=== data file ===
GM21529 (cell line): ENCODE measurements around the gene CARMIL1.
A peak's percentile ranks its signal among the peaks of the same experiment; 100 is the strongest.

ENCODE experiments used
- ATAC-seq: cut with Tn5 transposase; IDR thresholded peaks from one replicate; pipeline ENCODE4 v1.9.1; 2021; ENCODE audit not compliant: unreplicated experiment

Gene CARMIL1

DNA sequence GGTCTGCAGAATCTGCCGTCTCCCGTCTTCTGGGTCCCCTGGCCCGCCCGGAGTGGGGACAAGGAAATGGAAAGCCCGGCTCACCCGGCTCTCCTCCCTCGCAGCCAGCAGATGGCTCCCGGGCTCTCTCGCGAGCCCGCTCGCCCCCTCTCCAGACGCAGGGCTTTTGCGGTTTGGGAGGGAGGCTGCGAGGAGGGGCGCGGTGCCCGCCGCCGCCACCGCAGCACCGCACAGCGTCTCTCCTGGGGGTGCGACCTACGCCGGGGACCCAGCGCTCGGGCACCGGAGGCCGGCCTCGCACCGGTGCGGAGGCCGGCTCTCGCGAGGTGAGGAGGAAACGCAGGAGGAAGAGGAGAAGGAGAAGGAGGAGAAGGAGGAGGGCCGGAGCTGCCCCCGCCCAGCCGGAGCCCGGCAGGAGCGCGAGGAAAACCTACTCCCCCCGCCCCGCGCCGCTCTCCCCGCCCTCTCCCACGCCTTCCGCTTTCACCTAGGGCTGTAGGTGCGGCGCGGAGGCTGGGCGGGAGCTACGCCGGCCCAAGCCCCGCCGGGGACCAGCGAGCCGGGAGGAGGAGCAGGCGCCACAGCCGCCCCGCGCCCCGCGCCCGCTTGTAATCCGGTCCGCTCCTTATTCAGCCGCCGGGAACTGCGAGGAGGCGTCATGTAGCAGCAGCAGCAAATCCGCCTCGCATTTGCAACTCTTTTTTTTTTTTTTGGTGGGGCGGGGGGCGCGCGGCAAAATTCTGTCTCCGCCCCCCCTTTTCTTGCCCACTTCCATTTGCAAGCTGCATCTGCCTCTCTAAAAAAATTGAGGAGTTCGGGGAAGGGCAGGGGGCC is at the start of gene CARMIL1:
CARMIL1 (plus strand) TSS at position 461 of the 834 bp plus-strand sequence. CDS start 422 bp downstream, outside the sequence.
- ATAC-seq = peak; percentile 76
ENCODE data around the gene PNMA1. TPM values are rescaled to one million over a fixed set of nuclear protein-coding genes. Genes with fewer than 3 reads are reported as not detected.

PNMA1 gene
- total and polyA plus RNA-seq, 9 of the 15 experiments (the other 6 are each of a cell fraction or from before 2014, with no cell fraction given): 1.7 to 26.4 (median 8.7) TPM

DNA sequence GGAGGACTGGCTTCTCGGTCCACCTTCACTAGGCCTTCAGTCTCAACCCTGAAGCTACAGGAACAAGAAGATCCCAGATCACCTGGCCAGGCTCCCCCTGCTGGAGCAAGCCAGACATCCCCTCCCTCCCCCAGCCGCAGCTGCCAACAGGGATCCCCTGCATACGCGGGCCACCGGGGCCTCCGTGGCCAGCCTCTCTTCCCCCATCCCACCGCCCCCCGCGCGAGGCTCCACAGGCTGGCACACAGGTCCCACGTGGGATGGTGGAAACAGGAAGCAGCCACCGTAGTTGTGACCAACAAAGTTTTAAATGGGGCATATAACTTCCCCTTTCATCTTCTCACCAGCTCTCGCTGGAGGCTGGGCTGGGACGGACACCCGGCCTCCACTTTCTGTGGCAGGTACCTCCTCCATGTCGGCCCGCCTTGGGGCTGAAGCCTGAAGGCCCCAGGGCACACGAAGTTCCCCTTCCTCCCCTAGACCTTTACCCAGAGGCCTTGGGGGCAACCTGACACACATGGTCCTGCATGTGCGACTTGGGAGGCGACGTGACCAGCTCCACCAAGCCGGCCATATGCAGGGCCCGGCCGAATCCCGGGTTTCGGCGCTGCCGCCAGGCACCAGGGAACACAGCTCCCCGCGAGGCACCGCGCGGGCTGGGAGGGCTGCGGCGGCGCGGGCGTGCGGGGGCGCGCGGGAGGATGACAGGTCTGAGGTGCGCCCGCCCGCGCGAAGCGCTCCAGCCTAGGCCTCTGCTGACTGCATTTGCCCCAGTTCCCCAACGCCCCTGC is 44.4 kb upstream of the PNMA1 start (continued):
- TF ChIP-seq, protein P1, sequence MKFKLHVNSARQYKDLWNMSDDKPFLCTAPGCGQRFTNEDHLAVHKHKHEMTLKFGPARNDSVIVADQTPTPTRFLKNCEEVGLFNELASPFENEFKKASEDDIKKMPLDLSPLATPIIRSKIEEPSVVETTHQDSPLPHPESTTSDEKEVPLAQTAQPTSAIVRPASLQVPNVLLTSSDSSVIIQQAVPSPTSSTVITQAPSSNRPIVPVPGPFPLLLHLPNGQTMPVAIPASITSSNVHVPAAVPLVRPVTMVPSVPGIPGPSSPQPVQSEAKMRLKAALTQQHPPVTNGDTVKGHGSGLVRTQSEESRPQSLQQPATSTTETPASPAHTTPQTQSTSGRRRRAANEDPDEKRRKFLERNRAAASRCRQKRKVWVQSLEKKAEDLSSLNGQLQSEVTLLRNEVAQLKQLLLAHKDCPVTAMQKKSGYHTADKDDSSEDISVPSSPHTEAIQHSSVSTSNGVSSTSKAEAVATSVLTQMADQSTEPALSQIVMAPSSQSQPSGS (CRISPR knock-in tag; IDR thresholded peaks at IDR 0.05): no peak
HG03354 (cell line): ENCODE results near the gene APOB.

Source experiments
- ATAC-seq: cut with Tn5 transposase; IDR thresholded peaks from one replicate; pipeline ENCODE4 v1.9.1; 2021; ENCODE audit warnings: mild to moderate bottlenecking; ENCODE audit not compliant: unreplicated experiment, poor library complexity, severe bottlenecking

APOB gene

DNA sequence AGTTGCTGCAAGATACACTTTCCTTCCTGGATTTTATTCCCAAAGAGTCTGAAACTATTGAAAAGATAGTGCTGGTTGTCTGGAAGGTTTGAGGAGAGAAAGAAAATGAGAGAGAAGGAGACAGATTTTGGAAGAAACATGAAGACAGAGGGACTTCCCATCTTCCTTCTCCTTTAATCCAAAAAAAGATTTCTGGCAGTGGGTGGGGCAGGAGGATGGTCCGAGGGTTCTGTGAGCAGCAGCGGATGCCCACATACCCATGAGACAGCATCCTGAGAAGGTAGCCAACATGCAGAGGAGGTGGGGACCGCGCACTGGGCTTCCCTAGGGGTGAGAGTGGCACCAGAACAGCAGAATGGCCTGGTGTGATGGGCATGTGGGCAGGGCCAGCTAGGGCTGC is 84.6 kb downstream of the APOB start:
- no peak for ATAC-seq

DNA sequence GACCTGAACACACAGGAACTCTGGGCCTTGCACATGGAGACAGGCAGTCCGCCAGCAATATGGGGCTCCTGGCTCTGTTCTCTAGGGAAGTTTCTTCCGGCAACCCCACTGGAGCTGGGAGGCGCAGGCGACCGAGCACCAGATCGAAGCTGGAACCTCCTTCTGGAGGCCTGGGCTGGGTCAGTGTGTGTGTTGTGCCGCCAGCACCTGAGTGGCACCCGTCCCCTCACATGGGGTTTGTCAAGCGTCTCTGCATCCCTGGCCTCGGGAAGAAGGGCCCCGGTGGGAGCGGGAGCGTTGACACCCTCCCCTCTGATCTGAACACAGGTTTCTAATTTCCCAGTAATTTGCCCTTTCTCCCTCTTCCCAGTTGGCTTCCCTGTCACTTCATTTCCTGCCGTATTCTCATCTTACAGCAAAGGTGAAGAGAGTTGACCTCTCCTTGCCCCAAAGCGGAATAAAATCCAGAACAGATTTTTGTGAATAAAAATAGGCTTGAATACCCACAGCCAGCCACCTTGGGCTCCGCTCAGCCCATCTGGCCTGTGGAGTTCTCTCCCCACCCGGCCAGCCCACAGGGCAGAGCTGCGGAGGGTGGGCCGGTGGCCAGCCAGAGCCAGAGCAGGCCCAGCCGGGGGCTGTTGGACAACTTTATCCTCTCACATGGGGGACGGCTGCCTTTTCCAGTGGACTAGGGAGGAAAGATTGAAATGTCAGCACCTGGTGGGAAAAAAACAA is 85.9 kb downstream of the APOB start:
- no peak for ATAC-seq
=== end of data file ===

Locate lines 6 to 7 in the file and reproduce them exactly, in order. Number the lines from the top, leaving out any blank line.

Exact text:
DNA sequence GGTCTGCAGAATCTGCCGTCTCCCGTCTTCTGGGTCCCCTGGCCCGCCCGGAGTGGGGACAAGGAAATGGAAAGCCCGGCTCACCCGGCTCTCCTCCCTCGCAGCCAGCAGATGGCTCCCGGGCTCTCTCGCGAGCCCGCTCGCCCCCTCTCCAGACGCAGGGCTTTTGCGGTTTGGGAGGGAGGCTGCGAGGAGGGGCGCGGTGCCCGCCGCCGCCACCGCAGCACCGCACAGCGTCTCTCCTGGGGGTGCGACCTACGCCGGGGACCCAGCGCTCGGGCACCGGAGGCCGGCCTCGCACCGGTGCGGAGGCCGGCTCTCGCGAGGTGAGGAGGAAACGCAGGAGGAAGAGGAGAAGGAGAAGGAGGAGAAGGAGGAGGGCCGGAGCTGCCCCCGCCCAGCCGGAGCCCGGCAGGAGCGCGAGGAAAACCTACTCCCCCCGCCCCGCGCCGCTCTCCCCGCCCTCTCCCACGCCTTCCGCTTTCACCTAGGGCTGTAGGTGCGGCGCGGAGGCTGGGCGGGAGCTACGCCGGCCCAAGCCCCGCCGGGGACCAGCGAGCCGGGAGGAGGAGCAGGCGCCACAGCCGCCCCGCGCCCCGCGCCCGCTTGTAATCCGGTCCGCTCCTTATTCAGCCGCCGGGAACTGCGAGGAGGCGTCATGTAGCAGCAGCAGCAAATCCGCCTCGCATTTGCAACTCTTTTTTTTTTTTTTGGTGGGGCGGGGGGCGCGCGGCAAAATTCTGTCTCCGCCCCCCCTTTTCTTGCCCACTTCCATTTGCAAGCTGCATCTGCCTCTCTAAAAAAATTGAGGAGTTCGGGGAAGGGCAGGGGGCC is at the start of gene CARMIL1:
CARMIL1 (plus strand) TSS at position 461 of the 834 bp plus-strand sequence. CDS start 422 bp downstream, outside the sequence.